When your hottest social engagement is taking your toddler and baby to Tasti D-Lite and then proceeding to read four different Curious George books at bedtime, you may have fallen into a bit of a rut. I know I have.
First, a disclaimer: I love my kids, Tasti D-Lite, and Curious George (and in that exact order), and I am more than happy to spend any free time I have in things that involve all of those elements. And my dismay at falling into a rut feels a bit disingenuous when my husband constantly implores me to institute some sort of official date night, or when he supports my much-coveted “me time” by doing more than his share.
But the real issue at hand is something a little different than needing a date night (which yes, honey, I do want to set up at some point) or being able to veg out on the couch with a book. Since moving to the suburbs and getting over the unique thrill that is driving on New Jersey highways, I’ve become a little vanilla–or more vanilla than usual, since my edginess before moving to Jersey basically consisted of taking a Women’s Studies class in college, and, for a time, having two earring holes in each ear instead of one. I know: crazy.
Basically, I’ve come to realize that I almost never take risks, challenge myself to do things that scare me a little bit, or even just step outside my normal routine. My days are mostly work, dinner, and bedtime with my kids before, finally, a grocery store run or other assorted errand before catching up on TV while falling asleep on the couch. I could just shut up and enjoy convention, because anyone who’s gainfully employed and has people who shriek with joy when she comes home at night has no real grounds to complain. But while there’s no genuine need to step outside of an established comfort zone, one could argue that remaining firmly entrenched there makes it impossible to grow as a person.
My real wakeup call came three weeks ago, when I took the subway for the first time in over two years of suburban living for an appointment in Midtown Manhattan. I used to hang out in the city every chance I got, spending entire days just walking through it, but I hadn’t done that in over two years either.
The entire experience went a little like how it must go for a pro-athlete who becomes a couch potato for a decade and then decides to work out again: in other words, embarrassingly, and resulting in sore muscles.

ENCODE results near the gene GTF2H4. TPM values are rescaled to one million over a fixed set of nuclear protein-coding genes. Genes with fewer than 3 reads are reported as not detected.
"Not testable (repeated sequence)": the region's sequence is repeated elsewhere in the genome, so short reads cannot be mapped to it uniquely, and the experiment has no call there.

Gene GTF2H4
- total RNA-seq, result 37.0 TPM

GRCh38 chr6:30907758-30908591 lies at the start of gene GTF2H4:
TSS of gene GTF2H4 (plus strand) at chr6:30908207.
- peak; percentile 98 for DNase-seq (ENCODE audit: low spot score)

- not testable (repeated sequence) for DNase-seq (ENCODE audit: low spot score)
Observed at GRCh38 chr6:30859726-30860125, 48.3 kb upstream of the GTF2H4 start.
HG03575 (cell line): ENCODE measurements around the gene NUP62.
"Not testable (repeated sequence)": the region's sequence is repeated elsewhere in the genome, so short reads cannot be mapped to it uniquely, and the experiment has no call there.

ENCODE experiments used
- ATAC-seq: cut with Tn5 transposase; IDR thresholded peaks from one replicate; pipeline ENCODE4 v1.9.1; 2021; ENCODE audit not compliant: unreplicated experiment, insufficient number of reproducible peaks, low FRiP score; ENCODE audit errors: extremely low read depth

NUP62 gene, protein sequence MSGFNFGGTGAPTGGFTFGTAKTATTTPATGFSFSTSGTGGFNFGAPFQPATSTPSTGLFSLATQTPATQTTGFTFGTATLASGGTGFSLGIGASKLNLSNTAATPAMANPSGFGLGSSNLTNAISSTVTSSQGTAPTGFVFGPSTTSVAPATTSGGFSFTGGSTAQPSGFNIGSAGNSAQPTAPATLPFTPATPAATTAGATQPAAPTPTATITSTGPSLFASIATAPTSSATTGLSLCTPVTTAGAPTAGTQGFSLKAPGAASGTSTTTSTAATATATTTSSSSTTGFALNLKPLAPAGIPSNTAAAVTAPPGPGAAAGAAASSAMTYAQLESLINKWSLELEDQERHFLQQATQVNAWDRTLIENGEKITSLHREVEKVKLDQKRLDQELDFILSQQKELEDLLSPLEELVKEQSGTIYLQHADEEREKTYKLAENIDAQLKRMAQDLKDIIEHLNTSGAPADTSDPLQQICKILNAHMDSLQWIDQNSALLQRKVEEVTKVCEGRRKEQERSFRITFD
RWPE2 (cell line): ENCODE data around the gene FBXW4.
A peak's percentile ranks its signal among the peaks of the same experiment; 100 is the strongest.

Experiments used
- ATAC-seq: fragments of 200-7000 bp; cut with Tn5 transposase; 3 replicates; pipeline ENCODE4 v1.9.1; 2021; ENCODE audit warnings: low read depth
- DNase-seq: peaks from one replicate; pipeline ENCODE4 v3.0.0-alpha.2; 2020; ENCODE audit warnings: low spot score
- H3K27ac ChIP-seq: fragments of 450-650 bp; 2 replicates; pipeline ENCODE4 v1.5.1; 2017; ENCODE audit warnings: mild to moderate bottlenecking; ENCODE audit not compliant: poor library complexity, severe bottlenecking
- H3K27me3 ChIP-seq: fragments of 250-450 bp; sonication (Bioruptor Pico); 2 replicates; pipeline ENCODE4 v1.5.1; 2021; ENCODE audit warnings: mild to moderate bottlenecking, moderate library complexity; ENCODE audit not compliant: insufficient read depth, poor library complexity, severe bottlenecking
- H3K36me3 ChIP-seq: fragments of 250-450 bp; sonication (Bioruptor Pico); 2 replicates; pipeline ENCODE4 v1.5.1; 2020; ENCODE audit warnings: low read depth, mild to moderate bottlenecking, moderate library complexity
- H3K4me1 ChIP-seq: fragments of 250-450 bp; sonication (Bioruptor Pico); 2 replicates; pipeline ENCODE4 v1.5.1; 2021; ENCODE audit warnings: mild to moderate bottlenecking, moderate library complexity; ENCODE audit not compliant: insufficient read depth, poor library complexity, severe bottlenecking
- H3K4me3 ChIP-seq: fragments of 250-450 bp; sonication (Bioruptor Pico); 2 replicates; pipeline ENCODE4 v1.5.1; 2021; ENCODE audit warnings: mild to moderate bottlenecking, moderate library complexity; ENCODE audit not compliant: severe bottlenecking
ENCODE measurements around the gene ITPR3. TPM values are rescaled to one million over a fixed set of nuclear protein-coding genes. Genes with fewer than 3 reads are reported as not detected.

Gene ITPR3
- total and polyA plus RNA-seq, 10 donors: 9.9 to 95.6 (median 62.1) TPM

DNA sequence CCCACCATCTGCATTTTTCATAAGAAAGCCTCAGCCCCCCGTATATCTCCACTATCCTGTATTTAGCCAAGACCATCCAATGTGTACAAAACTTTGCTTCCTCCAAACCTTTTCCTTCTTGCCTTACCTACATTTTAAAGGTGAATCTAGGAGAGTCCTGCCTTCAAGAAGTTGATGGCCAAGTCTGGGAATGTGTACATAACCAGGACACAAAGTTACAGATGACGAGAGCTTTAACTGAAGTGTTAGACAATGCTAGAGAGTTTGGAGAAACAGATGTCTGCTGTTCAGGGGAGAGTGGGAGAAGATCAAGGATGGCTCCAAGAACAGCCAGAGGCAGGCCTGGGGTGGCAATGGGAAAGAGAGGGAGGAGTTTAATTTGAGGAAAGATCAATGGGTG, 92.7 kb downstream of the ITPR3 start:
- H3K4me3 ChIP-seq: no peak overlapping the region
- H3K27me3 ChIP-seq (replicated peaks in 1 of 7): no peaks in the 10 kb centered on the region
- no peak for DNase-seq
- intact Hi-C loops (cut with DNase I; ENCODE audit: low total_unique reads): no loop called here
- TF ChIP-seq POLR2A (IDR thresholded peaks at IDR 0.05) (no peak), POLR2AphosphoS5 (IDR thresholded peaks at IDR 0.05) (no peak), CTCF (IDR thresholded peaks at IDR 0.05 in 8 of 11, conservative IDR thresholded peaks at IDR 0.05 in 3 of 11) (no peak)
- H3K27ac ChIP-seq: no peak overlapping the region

It was like my own little Requiem for a Dream: everything was faster, brighter, and louder. Where I once thrived on seamlessly weaving in and out of crowds with the beauty and symmetry of a dancer’s fluid motions, I was now clumsy and flatfooted, miscalculating the space between elbows and hips and narrowly missing collisions. When self-appointed subway platform preachers exhorted all of us to repent or risk entering Hell, I paused to hear more, my first mistake, and then received a sharp elbow bump, leading to my second mistake, when I actually looked for an apology (everyone knows that being a true Manhattanite means never having to say you’re sorry). Upon exiting the subway, I didn’t stride confidently to my destination but instead, asked for directions.
Adding insult to near-injury, my fall from urban grace culminated in getting hopelessly lost in the Port Authority’s Bus Terminal, or what I now call the Labyrinth (minus the Minotaur). The wayward and the drunk weren’t the only ones crying angry tears and muttering incoherently under their breath in the terminal that evening.
Since I finally made it home, in true neurotic fashion, I have been examining what my awkward adventure means ever since. I wonder if I’ve become so old fogey-fied by the suburbs, convention, and general inertia that when venturing outside those things, I find I no longer fit in. At the risk of sounding like Carrie Bradshaw in one of her many self-narrated, cutesy reveries while writing her fictionalized column: am I no longer a Manhattanite, but Manhattan-lite?
Maybe that’s the cruelest trick the suburbs play on you, after you realize the pizza store closes at 8 p.m. and Blue laws mean no shopping on Sundays: it makes you so uncomfortable in your once beloved turf that, resigned, you halfheartedly shrug your shoulders and simply acquiesce. You become even more complacent, and more afraid to do something different and thrilling and requiring more nerves than sitting on the couch watching that episode of Friends for the 400th time. I’ll eventually buy a minivan if I have to, but I want to do something that challenges me and forces me to face my fears, which include but are not limited to public speaking; going into a situation where I don’t know a single person; and the word no, because I am literally terrified of rejection.
At the very least, I figure that facing my fears must be a lesson in good parenting. After all, if you can’t model taking (safe) risks for your kids, they, too, might become static, unvarying, afraid to be different or learn how to flex and adapt to the many changes that life always, inevitably, brings.
So I am making a resolution, and holding myself accountable to it, by publicizing it here: I will do one thing each month that takes me out of my comfort zone and plops me into uncharted territory.
It doesn’t need to be big: it can be re-familiarizing myself with subways and city streets, taking an acting or dance/hip hop class, or trying Karaoke or bungee-jumping (the one at Six Flags, that is–baby steps!). But whatever it is, it will be uncomfortable for me. It will be scary and I probably won’t sleep much the night before. And hopefully, I’ll grow as a person, and a mother, because of it.